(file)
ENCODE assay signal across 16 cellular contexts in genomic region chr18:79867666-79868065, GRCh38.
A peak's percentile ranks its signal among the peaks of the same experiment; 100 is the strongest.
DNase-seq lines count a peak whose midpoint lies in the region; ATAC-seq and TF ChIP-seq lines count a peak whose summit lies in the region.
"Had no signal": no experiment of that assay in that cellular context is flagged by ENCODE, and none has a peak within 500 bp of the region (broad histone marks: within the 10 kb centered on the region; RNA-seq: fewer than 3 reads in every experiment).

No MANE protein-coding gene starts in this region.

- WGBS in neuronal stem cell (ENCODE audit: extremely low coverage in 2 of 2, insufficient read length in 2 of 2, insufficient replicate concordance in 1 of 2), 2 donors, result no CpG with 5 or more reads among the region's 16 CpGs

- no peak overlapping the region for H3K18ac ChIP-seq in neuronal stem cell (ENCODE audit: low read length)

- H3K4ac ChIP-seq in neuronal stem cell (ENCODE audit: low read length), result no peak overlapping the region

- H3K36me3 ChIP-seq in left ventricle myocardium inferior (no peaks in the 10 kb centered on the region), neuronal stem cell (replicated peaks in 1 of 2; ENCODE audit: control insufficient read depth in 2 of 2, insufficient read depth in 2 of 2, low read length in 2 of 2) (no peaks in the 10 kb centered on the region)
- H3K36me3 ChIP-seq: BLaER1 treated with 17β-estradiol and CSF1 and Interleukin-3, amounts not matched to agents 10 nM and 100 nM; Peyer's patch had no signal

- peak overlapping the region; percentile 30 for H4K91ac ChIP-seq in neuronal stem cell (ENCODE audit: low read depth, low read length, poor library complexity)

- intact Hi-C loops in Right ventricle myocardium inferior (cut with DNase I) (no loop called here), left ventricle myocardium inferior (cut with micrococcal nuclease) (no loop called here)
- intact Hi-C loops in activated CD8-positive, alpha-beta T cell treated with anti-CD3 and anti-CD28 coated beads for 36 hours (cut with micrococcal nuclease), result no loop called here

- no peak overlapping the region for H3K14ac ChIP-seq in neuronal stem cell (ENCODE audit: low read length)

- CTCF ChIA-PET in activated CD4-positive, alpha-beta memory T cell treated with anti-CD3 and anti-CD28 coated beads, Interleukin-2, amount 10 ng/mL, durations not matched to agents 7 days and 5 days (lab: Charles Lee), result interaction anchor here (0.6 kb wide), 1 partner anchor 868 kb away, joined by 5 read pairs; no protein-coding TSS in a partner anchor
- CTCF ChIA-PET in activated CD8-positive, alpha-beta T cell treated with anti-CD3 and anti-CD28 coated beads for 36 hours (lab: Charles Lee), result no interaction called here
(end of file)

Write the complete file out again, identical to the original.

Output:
ENCODE assay signal across 16 cellular contexts in genomic region chr18:79867666-79868065, GRCh38.
A peak's percentile ranks its signal among the peaks of the same experiment; 100 is the strongest.
DNase-seq lines count a peak whose midpoint lies in the region; ATAC-seq and TF ChIP-seq lines count a peak whose summit lies in the region.
"Had no signal": no experiment of that assay in that cellular context is flagged by ENCODE, and none has a peak within 500 bp of the region (broad histone marks: within the 10 kb centered on the region; RNA-seq: fewer than 3 reads in every experiment).

No MANE protein-coding gene starts in this region.

- WGBS in neuronal stem cell (ENCODE audit: extremely low coverage in 2 of 2, insufficient read length in 2 of 2, insufficient replicate concordance in 1 of 2), 2 donors, result no CpG with 5 or more reads among the region's 16 CpGs

- no peak overlapping the region for H3K18ac ChIP-seq in neuronal stem cell (ENCODE audit: low read length)

- H3K4ac ChIP-seq in neuronal stem cell (ENCODE audit: low read length), result no peak overlapping the region

- H3K36me3 ChIP-seq in left ventricle myocardium inferior (no peaks in the 10 kb centered on the region), neuronal stem cell (replicated peaks in 1 of 2; ENCODE audit: control insufficient read depth in 2 of 2, insufficient read depth in 2 of 2, low read length in 2 of 2) (no peaks in the 10 kb centered on the region)
- H3K36me3 ChIP-seq: BLaER1 treated with 17β-estradiol and CSF1 and Interleukin-3, amounts not matched to agents 10 nM and 100 nM; Peyer's patch had no signal

- peak overlapping the region; percentile 30 for H4K91ac ChIP-seq in neuronal stem cell (ENCODE audit: low read depth, low read length, poor library complexity)

- intact Hi-C loops in Right ventricle myocardium inferior (cut with DNase I) (no loop called here), left ventricle myocardium inferior (cut with micrococcal nuclease) (no loop called here)
- intact Hi-C loops in activated CD8-positive, alpha-beta T cell treated with anti-CD3 and anti-CD28 coated beads for 36 hours (cut with micrococcal nuclease), result no loop called here

- no peak overlapping the region for H3K14ac ChIP-seq in neuronal stem cell (ENCODE audit: low read length)

- CTCF ChIA-PET in activated CD4-positive, alpha-beta memory T cell treated with anti-CD3 and anti-CD28 coated beads, Interleukin-2, amount 10 ng/mL, durations not matched to agents 7 days and 5 days (lab: Charles Lee), result interaction anchor here (0.6 kb wide), 1 partner anchor 868 kb away, joined by 5 read pairs; no protein-coding TSS in a partner anchor
- CTCF ChIA-PET in activated CD8-positive, alpha-beta T cell treated with anti-CD3 and anti-CD28 coated beads for 36 hours (lab: Charles Lee), result no interaction called here